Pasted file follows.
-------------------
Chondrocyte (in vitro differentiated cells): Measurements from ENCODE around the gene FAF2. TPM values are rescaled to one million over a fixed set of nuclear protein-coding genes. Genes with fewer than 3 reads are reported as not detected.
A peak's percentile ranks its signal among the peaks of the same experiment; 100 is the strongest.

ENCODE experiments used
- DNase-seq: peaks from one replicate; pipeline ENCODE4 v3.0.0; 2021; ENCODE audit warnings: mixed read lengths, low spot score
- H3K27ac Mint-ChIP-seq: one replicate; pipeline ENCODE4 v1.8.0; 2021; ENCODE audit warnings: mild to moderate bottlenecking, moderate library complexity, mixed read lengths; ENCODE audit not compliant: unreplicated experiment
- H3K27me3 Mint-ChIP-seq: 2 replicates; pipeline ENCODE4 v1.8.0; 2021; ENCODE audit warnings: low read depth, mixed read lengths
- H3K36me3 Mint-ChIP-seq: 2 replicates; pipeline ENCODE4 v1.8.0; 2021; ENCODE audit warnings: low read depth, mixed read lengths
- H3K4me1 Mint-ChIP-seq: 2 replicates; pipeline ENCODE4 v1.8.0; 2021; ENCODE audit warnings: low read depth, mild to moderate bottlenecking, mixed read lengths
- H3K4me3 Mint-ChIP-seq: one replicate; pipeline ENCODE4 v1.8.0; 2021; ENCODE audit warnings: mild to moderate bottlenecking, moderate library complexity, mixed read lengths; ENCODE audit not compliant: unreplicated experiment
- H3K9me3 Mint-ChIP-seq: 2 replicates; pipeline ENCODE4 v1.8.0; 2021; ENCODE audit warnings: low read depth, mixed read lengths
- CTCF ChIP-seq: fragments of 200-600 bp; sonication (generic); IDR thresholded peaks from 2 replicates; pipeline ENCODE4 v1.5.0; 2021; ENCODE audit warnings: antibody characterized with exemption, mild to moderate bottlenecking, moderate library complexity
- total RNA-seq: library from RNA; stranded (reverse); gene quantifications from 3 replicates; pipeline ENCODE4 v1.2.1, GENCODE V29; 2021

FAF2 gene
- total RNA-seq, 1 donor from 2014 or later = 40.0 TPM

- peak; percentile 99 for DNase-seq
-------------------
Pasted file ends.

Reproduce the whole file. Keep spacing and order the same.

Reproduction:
Chondrocyte (in vitro differentiated cells): Measurements from ENCODE around the gene FAF2. TPM values are rescaled to one million over a fixed set of nuclear protein-coding genes. Genes with fewer than 3 reads are reported as not detected.
A peak's percentile ranks its signal among the peaks of the same experiment; 100 is the strongest.

ENCODE experiments used
- DNase-seq: peaks from one replicate; pipeline ENCODE4 v3.0.0; 2021; ENCODE audit warnings: mixed read lengths, low spot score
- H3K27ac Mint-ChIP-seq: one replicate; pipeline ENCODE4 v1.8.0; 2021; ENCODE audit warnings: mild to moderate bottlenecking, moderate library complexity, mixed read lengths; ENCODE audit not compliant: unreplicated experiment
- H3K27me3 Mint-ChIP-seq: 2 replicates; pipeline ENCODE4 v1.8.0; 2021; ENCODE audit warnings: low read depth, mixed read lengths
- H3K36me3 Mint-ChIP-seq: 2 replicates; pipeline ENCODE4 v1.8.0; 2021; ENCODE audit warnings: low read depth, mixed read lengths
- H3K4me1 Mint-ChIP-seq: 2 replicates; pipeline ENCODE4 v1.8.0; 2021; ENCODE audit warnings: low read depth, mild to moderate bottlenecking, mixed read lengths
- H3K4me3 Mint-ChIP-seq: one replicate; pipeline ENCODE4 v1.8.0; 2021; ENCODE audit warnings: mild to moderate bottlenecking, moderate library complexity, mixed read lengths; ENCODE audit not compliant: unreplicated experiment
- H3K9me3 Mint-ChIP-seq: 2 replicates; pipeline ENCODE4 v1.8.0; 2021; ENCODE audit warnings: low read depth, mixed read lengths
- CTCF ChIP-seq: fragments of 200-600 bp; sonication (generic); IDR thresholded peaks from 2 replicates; pipeline ENCODE4 v1.5.0; 2021; ENCODE audit warnings: antibody characterized with exemption, mild to moderate bottlenecking, moderate library complexity
- total RNA-seq: library from RNA; stranded (reverse); gene quantifications from 3 replicates; pipeline ENCODE4 v1.2.1, GENCODE V29; 2021

FAF2 gene
- total RNA-seq, 1 donor from 2014 or later = 40.0 TPM

- peak; percentile 99 for DNase-seq